In “Remembering Winter,” Gopnik finally gets around to addressing the elephant in the room, the gigantic, ever-expanding behemoth known as global climate change. Will winter cease entirely to be? Are we exterminating it? And, what are the ways in which we have already forsaken it? What are the implications of abandoning winter, of ignoring it, of neglecting to engage it? For Gopnik, winter is many things, but, perhaps most poignantly to this grown-up school-girl, he calls the experience of winter “a snow day...a day a child spends outside of normal time.” What is the unquantifiable value of that experience? What is its measure once it is gone? What emptiness does it leave behind?

Winter symbolizes the moment that we, as humans, stare into the void of the universe--into the void of our own minds, individual and collective--and describe, discriminate, seek, move, create. Thus, it is potentially a moment of joy, of abandon, of ecstasy. You may call this humanist hubris; Gopnik calls it our attempt to “manufacture our love...our need for [winter].” Whatever you call it, I find this book to be a fascinating meditation not only on winter, but on “the northern consciousness” and on our connection with the physical and metaphysical form of the universe. ( )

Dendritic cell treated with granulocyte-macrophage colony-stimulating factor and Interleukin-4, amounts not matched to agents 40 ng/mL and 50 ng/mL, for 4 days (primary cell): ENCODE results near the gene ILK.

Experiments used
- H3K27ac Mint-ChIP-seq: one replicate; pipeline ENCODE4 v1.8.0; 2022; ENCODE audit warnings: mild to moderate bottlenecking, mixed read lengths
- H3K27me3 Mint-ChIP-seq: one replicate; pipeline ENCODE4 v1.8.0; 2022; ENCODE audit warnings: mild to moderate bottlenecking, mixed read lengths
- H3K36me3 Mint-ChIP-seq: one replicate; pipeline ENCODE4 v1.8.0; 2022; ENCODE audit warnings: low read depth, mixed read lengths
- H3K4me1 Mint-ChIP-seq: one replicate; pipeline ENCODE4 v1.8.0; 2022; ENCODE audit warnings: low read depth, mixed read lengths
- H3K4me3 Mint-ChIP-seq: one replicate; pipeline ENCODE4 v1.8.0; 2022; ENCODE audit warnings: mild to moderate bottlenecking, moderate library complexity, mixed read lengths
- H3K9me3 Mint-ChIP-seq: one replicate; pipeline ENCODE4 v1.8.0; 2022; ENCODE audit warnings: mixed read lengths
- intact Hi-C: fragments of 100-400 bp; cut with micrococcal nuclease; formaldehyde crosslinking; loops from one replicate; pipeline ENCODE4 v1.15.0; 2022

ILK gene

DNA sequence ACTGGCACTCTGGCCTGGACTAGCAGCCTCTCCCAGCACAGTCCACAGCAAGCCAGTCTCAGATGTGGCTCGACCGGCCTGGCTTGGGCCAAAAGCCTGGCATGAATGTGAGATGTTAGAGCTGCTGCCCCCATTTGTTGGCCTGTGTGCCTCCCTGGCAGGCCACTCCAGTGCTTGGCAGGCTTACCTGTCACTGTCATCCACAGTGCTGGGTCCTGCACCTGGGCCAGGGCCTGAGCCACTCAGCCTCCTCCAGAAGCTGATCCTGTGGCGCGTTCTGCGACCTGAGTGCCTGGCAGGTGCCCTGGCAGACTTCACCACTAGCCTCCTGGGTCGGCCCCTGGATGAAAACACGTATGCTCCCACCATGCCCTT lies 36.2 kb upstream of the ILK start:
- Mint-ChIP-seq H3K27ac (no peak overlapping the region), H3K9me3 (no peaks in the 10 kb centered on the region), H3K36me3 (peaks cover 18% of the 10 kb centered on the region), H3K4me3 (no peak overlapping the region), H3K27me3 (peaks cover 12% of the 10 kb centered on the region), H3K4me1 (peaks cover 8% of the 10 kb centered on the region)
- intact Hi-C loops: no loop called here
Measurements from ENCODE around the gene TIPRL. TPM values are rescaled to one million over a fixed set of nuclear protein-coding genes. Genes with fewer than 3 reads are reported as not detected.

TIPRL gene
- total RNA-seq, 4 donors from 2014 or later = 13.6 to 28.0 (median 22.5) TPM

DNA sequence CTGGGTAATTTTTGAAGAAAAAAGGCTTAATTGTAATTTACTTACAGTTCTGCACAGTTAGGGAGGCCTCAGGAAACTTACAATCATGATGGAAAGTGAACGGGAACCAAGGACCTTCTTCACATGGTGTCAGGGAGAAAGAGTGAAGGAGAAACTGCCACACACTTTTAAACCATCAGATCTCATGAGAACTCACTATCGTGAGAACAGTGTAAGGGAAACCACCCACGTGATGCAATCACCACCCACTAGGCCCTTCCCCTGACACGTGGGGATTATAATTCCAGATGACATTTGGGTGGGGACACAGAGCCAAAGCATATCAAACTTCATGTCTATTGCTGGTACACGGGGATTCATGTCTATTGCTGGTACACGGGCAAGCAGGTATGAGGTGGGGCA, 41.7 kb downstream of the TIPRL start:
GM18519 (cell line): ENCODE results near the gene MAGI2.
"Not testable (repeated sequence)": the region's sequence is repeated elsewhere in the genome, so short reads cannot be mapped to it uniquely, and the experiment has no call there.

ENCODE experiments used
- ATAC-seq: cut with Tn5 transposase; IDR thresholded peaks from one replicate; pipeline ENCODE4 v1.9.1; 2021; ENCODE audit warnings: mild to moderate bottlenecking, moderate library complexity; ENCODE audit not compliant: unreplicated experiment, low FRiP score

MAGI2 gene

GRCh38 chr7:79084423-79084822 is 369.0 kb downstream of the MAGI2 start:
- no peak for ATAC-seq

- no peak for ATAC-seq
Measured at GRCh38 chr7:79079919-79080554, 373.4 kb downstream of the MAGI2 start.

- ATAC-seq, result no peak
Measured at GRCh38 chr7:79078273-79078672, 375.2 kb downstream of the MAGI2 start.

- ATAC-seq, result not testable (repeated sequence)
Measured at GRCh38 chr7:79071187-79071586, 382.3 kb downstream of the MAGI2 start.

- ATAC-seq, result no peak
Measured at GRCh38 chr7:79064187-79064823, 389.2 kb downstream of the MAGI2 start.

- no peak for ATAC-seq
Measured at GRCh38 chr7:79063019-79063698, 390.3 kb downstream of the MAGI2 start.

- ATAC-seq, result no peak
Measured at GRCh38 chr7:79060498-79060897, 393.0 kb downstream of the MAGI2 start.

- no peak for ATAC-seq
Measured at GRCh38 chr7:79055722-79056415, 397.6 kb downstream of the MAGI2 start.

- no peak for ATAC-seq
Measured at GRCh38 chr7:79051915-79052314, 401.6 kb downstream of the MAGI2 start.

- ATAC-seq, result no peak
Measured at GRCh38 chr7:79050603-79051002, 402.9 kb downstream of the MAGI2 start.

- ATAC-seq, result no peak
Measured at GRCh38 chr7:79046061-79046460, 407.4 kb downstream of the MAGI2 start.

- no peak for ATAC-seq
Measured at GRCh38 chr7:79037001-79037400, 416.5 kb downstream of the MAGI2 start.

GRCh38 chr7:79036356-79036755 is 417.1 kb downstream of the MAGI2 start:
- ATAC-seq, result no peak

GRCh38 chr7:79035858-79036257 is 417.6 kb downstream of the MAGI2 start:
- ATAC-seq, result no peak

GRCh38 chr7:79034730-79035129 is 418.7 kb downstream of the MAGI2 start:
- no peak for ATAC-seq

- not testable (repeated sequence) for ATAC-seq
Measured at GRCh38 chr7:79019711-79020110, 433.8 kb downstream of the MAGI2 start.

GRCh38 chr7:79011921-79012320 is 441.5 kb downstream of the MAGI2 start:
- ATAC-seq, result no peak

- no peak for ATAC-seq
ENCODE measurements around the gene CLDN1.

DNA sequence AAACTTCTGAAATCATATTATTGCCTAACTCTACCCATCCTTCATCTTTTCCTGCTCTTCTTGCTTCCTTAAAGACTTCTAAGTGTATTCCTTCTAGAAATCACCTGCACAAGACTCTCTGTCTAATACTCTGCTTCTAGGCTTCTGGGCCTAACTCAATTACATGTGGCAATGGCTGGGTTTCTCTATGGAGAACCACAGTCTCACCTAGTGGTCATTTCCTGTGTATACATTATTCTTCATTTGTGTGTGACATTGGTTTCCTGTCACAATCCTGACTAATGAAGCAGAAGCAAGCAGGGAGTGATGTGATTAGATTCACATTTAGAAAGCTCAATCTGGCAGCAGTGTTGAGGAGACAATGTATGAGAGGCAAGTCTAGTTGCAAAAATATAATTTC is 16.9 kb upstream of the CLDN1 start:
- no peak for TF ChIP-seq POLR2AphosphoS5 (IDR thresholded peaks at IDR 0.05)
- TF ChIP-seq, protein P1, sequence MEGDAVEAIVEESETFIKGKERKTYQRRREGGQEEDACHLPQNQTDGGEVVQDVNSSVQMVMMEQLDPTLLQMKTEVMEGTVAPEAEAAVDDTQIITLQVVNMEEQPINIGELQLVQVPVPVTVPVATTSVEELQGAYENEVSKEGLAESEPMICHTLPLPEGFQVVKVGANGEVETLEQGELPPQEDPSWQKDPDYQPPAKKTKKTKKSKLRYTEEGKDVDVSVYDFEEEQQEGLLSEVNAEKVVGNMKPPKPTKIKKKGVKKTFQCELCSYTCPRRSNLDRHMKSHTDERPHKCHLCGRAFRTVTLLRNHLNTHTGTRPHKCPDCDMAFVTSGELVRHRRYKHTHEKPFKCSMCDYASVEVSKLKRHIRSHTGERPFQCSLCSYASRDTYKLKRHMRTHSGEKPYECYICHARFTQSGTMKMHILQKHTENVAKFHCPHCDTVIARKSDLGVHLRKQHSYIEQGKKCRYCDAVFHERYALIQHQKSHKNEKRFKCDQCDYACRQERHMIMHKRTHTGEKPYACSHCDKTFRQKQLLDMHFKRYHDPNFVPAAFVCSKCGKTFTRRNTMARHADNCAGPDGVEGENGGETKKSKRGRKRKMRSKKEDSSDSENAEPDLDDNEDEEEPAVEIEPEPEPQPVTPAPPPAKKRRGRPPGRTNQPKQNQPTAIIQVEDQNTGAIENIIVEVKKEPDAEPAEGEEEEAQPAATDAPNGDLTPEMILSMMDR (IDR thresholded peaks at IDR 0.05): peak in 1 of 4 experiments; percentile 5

kattvantar | Aug 27, 2013 |
I chose to read this collection of Massey Lectures broadcast on CBC Radio to satisfy the Keyword Challenge hosted by Bev at My Reader’s Block. I also thought that with some insight on this frigid season, I could learn to dislike it a little less.

The five windows or views of winter that Gopnik considers are: Romantic Winter, Radical Winter, Recuperative Winter, Recreational Winter, and Remembering Winter.

This book is a fascinating mix of history, art, science, religion, popular culture, and philosophy and flows like a great lecture should. I highly recommend it.

Read this if: you’re a fellow winter-survivor and want to have ‘warmer’ feelings about this difficult season; you’re one of that unusual specie – a winterphile and want factoids to dazzle and convince your friends that you’re not insane; or you’re a lucky warm-weather inhabitant and want a taste of what the big chill is all about. 4½ stars

Thanks to Buried in Print who first tipped me to this book. ( )
  ParadisePorch | Feb 9, 2013 |
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Epigraph